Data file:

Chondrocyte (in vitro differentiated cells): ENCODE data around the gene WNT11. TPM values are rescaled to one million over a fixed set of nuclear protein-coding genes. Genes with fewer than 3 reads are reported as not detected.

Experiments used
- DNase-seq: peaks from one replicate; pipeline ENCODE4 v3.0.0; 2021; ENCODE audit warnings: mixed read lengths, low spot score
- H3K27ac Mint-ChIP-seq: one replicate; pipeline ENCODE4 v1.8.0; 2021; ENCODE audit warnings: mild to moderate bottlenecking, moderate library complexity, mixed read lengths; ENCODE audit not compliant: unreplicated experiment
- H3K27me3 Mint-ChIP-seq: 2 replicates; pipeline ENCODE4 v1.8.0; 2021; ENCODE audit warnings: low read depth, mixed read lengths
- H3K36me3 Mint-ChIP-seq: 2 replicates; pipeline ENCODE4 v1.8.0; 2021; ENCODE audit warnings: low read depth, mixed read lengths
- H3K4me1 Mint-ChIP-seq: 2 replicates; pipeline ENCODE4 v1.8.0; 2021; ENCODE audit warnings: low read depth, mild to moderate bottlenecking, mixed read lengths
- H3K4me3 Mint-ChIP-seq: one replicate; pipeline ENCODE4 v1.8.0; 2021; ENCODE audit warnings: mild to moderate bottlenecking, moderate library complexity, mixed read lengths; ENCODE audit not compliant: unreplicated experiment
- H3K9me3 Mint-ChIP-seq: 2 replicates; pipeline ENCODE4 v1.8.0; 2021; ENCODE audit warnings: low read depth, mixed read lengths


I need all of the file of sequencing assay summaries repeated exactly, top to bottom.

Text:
Chondrocyte (in vitro differentiated cells): ENCODE data around the gene WNT11. TPM values are rescaled to one million over a fixed set of nuclear protein-coding genes. Genes with fewer than 3 reads are reported as not detected.

Experiments used
- DNase-seq: peaks from one replicate; pipeline ENCODE4 v3.0.0; 2021; ENCODE audit warnings: mixed read lengths, low spot score
- H3K27ac Mint-ChIP-seq: one replicate; pipeline ENCODE4 v1.8.0; 2021; ENCODE audit warnings: mild to moderate bottlenecking, moderate library complexity, mixed read lengths; ENCODE audit not compliant: unreplicated experiment
- H3K27me3 Mint-ChIP-seq: 2 replicates; pipeline ENCODE4 v1.8.0; 2021; ENCODE audit warnings: low read depth, mixed read lengths
- H3K36me3 Mint-ChIP-seq: 2 replicates; pipeline ENCODE4 v1.8.0; 2021; ENCODE audit warnings: low read depth, mixed read lengths
- H3K4me1 Mint-ChIP-seq: 2 replicates; pipeline ENCODE4 v1.8.0; 2021; ENCODE audit warnings: low read depth, mild to moderate bottlenecking, mixed read lengths
- H3K4me3 Mint-ChIP-seq: one replicate; pipeline ENCODE4 v1.8.0; 2021; ENCODE audit warnings: mild to moderate bottlenecking, moderate library complexity, mixed read lengths; ENCODE audit not compliant: unreplicated experiment
- H3K9me3 Mint-ChIP-seq: 2 replicates; pipeline ENCODE4 v1.8.0; 2021; ENCODE audit warnings: low read depth, mixed read lengths